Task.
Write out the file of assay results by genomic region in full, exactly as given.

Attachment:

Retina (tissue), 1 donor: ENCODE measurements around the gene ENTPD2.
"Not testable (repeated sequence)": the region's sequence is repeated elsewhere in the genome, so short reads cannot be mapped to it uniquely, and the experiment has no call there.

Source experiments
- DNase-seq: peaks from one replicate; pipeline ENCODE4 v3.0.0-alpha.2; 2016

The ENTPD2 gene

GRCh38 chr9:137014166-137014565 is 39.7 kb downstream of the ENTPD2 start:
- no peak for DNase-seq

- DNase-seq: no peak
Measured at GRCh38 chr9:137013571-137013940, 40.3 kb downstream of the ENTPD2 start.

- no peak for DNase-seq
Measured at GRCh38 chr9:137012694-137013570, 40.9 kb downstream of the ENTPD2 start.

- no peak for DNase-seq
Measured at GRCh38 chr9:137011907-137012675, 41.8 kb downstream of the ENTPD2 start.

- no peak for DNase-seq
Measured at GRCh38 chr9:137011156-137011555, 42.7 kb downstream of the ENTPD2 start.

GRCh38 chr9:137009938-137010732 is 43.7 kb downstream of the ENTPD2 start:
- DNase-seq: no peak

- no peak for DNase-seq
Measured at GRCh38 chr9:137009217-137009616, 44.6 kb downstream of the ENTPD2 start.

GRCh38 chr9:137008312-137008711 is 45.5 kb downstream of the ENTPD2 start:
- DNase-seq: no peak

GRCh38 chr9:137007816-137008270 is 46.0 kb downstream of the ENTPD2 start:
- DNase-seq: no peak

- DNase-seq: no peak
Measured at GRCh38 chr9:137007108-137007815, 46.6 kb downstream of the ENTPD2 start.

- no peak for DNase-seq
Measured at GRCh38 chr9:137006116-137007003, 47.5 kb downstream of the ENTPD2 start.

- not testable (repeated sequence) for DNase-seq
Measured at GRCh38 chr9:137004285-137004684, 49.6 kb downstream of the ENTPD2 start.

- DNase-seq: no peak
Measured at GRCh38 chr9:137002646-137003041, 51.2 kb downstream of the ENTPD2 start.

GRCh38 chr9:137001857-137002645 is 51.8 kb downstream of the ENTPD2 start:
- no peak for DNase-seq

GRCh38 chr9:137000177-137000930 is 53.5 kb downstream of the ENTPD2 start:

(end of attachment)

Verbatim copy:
Retina (tissue), 1 donor: ENCODE measurements around the gene ENTPD2.
"Not testable (repeated sequence)": the region's sequence is repeated elsewhere in the genome, so short reads cannot be mapped to it uniquely, and the experiment has no call there.

Source experiments
- DNase-seq: peaks from one replicate; pipeline ENCODE4 v3.0.0-alpha.2; 2016

The ENTPD2 gene

GRCh38 chr9:137014166-137014565 is 39.7 kb downstream of the ENTPD2 start:
- no peak for DNase-seq

- DNase-seq: no peak
Measured at GRCh38 chr9:137013571-137013940, 40.3 kb downstream of the ENTPD2 start.

- no peak for DNase-seq
Measured at GRCh38 chr9:137012694-137013570, 40.9 kb downstream of the ENTPD2 start.

- no peak for DNase-seq
Measured at GRCh38 chr9:137011907-137012675, 41.8 kb downstream of the ENTPD2 start.

- no peak for DNase-seq
Measured at GRCh38 chr9:137011156-137011555, 42.7 kb downstream of the ENTPD2 start.

GRCh38 chr9:137009938-137010732 is 43.7 kb downstream of the ENTPD2 start:
- DNase-seq: no peak

- no peak for DNase-seq
Measured at GRCh38 chr9:137009217-137009616, 44.6 kb downstream of the ENTPD2 start.

GRCh38 chr9:137008312-137008711 is 45.5 kb downstream of the ENTPD2 start:
- DNase-seq: no peak

GRCh38 chr9:137007816-137008270 is 46.0 kb downstream of the ENTPD2 start:
- DNase-seq: no peak

- DNase-seq: no peak
Measured at GRCh38 chr9:137007108-137007815, 46.6 kb downstream of the ENTPD2 start.

- no peak for DNase-seq
Measured at GRCh38 chr9:137006116-137007003, 47.5 kb downstream of the ENTPD2 start.

- not testable (repeated sequence) for DNase-seq
Measured at GRCh38 chr9:137004285-137004684, 49.6 kb downstream of the ENTPD2 start.

- DNase-seq: no peak
Measured at GRCh38 chr9:137002646-137003041, 51.2 kb downstream of the ENTPD2 start.

GRCh38 chr9:137001857-137002645 is 51.8 kb downstream of the ENTPD2 start:
- no peak for DNase-seq

GRCh38 chr9:137000177-137000930 is 53.5 kb downstream of the ENTPD2 start: